Reviewed by Stewart Horn
A young struggling writer/ actress/ model finds a genuine mythical beast in her wardrobe one day and agrees to let it stay. In lieu of rent it tells her stories. This is the framing device for a wonderful collection in which the titular chimaera tells the un-named protagonist stories that reflect her current situation. They are mainly light and comic in tone, and often have an up-beat and reassuring message.
As you might expect, the tales feature mythical beings and fairy tales, but with a modern sensibility. One features the goddess Artemis in a contemporary suburban situation, and introduces us to splendid characters Sergeant Prendergast and PC Oliver. Then two ancient Egyptian lovers find each other in a museum after 2,000 years. There is a gloriously perverse take on ‘The Frog Prince’, and a demon with fantastic supernatural powers who is still trying to get a break in show business.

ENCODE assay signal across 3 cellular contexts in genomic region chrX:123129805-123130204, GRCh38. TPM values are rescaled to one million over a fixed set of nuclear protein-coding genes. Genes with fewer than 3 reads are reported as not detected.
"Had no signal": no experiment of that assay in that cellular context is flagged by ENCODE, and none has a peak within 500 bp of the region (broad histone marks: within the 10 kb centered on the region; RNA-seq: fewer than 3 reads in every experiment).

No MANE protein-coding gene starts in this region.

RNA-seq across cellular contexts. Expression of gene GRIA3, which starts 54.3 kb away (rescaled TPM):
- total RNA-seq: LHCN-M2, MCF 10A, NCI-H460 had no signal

There is a biker gang that includes gods and titans – they attend a very strange art exhibition; a sad and beautiful retelling of Rumplestiltskin, and my personal favourite ‘The Tump’, a wholly comic piece in which the queen of the fairies meets a stern puritan minister.
So much of what I read explores the darkest aspects of humanity. By comparison, this is a delight, making me smile often, and causing people on the train to wonder what I’m laughing at.
A whimsical, beautifully written and completely charming book, guaranteed to brighten anyone’s life.